Needed reform — or consumer ripoff?
Protections for homeowners — or lawyers?
Relief for business — or a cover-up for lawbreakers?
An overdue raise — or a big waste of money?
These questions raised by sometimes controversial, always confusing ballot measures provoked a lively discussion recently during a community forum meeting in Payson’s Democratic Party Headquarters.
The Roundup published the results of the discussion of four of those propositions earlier. Today’s story will cover the remaining propositions.
Prop. 200: Payday loans
Proposition 200, the Payday Loan Reform Act, seeks to make permanent and revamp industry laws that expire in July of 2010. Those laws currently exempt payday loan companies from usury laws limiting the interest rate on loans to 36 percent. Some of the companies charge a 400 percent interest rate.
The measure would limit fees for bounced checks and prohibit payday loan companies from loaning money to customers with outstanding repayment plans.
The repayment plans, another part of the measure, divide the balance owed by a customer into four parts. However, a customer is only permitted to enter the repayment plan once a year.
Supporters say that the finances of hardworking Americans are stretched thin in these tough economic times.
Stan Barnes, a former Arizona state senator, wrote that, “the payday loan industry ought to be regulated in a tough but fair manner.”
Opponents include Arizona Attorney General Terry Goddard, who wrote, “The measure would allow payday lenders to continue charging triple-digit interest rates.” The bill was written by industry lobbyists and lawyers, he added.
Prop. 201: Homeowners rights
Proposition 201, the Homeowners Bill of Rights, would establish a 10-year warranty on new homes. According to the legislative analysis, the law would allow prospective buyers to sue over construction defects in homes. It would also ban arbitration and other means of settling problems besides going to court.
“The Homeowners Bill of Rights is based on the notion that if you buy a house and it turns out to be poorly built, you should be able to do something about it,” wrote representatives from Interfaith Worker Justice.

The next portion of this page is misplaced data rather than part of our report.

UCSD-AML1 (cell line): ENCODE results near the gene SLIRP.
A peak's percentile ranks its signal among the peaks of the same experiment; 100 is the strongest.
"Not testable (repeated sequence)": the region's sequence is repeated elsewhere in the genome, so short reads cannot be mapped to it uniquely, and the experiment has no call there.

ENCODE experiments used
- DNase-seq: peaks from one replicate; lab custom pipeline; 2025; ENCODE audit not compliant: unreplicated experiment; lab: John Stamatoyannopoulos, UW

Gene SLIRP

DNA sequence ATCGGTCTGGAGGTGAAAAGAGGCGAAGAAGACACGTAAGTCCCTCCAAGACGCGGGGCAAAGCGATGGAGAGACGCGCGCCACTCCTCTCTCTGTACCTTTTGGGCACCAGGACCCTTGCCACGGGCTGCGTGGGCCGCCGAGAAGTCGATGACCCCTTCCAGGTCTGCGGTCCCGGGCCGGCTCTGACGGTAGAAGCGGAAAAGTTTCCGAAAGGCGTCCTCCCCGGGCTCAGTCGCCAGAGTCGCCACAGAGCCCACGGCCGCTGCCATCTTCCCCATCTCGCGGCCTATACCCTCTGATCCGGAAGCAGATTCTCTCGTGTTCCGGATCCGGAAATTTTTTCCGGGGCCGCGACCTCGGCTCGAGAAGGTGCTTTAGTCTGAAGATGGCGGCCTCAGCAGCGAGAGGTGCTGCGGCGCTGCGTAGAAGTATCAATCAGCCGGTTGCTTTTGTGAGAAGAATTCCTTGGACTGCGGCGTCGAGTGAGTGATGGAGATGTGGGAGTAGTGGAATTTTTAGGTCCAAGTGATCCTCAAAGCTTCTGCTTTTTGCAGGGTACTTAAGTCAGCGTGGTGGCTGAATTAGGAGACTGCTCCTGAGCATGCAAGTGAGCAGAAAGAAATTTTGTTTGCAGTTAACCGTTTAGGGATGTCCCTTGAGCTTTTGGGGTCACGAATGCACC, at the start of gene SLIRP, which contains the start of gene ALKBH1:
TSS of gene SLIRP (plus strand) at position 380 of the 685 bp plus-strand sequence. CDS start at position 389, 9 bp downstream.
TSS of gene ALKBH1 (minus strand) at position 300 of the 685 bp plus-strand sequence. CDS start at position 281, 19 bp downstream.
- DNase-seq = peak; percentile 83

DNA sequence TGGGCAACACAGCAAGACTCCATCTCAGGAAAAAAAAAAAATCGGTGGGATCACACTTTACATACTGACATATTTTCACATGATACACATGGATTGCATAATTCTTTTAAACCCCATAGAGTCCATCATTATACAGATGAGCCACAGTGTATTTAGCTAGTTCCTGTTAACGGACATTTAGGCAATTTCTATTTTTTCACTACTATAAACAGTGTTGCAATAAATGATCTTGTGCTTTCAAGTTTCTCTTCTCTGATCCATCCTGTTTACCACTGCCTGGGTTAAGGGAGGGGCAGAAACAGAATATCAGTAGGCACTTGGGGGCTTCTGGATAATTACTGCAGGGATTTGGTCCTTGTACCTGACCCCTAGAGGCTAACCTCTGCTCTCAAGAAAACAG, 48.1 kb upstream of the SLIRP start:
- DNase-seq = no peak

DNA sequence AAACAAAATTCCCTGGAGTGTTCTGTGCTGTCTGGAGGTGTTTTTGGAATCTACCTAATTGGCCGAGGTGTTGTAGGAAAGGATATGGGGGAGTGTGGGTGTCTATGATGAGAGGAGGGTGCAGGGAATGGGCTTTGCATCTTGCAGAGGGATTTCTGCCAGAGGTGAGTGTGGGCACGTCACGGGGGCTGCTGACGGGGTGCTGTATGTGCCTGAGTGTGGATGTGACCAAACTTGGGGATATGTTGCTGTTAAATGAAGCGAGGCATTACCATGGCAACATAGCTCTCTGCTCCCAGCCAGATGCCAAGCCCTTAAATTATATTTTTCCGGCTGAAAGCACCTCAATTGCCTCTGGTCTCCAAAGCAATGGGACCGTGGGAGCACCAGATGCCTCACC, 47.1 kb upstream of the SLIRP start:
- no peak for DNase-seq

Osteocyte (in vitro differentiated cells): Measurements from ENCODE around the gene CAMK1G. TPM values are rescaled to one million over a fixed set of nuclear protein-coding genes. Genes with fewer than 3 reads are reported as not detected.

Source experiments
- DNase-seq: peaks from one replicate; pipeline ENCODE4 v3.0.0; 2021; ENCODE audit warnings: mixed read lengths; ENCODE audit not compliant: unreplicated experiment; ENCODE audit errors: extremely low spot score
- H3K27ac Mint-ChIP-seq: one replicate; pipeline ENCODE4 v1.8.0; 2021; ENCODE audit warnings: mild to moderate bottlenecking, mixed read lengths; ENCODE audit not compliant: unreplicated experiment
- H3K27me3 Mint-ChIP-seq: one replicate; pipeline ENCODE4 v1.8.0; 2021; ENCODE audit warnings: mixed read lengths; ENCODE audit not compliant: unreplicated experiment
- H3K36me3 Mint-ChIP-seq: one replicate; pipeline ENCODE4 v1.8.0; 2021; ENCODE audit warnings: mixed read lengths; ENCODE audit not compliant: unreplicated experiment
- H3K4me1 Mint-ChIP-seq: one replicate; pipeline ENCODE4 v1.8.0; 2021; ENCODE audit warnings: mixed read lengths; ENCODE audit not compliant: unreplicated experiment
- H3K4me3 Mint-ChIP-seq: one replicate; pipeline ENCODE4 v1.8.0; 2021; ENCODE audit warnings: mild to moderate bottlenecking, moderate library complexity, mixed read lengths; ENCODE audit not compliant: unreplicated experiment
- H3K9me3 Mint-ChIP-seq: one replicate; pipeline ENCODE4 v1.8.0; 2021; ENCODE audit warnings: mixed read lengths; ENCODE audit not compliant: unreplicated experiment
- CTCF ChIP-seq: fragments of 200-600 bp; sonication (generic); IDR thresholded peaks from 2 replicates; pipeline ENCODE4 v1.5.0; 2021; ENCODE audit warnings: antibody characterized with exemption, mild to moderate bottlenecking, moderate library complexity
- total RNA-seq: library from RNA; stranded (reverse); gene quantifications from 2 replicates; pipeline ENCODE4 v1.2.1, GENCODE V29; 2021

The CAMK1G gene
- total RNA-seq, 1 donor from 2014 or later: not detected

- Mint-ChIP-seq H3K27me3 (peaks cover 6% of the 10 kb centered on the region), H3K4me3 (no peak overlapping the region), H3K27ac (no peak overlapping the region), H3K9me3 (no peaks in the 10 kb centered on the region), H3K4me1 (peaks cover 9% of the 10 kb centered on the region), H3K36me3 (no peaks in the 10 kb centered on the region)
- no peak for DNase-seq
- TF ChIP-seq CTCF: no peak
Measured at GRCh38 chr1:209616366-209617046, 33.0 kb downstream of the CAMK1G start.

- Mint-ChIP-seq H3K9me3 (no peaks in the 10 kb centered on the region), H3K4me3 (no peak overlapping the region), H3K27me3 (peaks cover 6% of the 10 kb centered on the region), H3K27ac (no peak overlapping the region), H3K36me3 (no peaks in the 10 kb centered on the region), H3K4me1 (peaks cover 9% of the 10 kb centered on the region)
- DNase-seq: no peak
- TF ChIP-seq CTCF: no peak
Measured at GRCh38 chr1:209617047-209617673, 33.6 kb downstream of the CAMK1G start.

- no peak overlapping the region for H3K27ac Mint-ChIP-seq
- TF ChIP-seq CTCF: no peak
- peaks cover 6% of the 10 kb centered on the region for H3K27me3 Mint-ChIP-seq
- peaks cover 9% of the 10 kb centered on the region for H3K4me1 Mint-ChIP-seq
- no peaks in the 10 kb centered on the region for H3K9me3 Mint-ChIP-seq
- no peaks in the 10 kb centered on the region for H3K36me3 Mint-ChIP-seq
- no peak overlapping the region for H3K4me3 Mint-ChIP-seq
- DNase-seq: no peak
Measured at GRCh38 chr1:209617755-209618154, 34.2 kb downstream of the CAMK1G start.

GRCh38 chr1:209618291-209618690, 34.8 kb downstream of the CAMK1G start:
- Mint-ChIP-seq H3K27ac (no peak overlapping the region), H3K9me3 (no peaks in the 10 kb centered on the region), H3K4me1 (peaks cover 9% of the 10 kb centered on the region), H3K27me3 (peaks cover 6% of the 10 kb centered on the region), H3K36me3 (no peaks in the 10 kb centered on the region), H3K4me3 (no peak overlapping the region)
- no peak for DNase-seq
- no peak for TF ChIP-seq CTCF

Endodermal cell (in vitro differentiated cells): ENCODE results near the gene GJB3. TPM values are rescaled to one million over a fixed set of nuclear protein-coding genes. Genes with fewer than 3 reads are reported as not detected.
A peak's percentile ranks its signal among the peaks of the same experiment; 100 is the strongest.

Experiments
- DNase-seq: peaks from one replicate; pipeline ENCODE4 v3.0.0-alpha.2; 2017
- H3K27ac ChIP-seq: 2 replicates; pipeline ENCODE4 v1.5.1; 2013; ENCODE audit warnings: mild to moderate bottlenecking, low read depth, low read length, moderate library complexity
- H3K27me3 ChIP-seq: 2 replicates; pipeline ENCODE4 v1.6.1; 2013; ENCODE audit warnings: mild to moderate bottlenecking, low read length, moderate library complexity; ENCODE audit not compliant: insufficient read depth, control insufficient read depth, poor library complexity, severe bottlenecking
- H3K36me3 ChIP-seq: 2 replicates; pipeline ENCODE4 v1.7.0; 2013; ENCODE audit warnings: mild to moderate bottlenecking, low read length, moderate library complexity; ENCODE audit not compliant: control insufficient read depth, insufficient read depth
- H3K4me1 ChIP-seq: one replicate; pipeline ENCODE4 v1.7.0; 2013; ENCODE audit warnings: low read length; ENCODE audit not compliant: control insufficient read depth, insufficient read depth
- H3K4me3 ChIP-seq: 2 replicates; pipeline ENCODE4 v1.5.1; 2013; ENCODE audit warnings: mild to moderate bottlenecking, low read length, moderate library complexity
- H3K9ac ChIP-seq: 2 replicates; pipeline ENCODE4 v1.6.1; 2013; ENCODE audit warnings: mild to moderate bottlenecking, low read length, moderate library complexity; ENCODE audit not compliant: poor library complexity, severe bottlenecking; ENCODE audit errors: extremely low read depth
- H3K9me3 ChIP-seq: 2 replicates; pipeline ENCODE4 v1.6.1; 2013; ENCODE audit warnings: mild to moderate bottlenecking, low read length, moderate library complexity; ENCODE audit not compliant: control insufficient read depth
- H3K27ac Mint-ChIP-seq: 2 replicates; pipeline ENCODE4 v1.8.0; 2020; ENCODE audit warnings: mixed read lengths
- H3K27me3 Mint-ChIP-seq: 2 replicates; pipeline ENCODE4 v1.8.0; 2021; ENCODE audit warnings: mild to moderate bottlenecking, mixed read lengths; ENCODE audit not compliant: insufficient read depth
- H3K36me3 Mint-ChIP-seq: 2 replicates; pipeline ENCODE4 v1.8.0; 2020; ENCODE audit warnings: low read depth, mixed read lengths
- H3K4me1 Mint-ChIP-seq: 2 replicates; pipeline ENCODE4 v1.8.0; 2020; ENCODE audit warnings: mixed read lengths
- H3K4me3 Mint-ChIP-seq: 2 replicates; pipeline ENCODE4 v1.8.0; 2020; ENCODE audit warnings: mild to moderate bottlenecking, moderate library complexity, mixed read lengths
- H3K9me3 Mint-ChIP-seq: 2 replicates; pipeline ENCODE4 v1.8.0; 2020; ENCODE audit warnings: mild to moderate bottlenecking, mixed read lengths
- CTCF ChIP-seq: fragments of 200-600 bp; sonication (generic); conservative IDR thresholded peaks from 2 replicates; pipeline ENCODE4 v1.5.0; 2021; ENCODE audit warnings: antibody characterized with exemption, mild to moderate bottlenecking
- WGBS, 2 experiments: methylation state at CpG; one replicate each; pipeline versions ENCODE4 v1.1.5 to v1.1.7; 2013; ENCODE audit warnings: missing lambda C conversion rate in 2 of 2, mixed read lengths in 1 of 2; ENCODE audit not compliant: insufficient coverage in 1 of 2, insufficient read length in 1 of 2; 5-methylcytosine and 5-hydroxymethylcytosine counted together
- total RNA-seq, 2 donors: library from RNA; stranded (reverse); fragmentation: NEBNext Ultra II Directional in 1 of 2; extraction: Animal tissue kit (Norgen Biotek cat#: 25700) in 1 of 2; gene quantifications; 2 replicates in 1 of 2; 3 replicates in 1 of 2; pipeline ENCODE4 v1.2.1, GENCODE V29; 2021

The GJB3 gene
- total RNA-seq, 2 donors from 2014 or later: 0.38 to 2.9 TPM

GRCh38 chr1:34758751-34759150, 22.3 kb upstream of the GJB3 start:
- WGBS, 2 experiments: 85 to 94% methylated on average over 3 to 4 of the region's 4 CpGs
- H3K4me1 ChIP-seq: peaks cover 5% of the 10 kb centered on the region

Opponents include the Professional Fire Fighters of Arizona, which wrote, the measure would increase the cost of homes.
Payson Realtor Cliff Potts said, “I’m afraid of it.” He worried that the 10-year statute of limitations on lawsuits was excessive.
Bob Dalby, also of Payson, said that sometimes the newest, thought-to-be best materials are used on a house, only for homeowners and builders to discover later that the materials cause problems. “Sometimes it’s not the builder’s fault,” Dalby said.
Prop. 202: Undocumented workers
Proposition 202, Stop Illegal Hiring, changes enforcement measures for employers caught hiring illegal immigrants. Although the measure would allow anyone to file a complaint of illegal hiring, if the complaint was found “frivolous,” then that person would be guilty of a misdemeanor, according to the legislative analysis.
Also, the measure provides immunity for employers who use the federal E-Verify system for confirming work eligibility.
The coalition supporting the measure wrote it would improve the existing employer sanctions laws, would allow attorneys latitude in deciding whether they investigate complaints, and would require complainants to identify themselves instead of retaining anonymity.
Opponents say the measure would gut existing employer sanctions laws.
Prop. 300: Lawmakers’ salaries
The last proposition, State Legislator Salaries, number 300, seeks to raise legislative salaries from $24,000 to $30,000.
Supporters argue that good salaries will attract the “best and brightest to legislative service.”
The single letter of opposition in the voter’s pamphlet, was written by Powell Gammill, a congressional candidate in Phoenix.
“The role of the legislature is quite simple,” he wrote. “Pass an annual budget and go home.”
Gammill advised against paying legislators more for a job “they currently cannot seem to do.”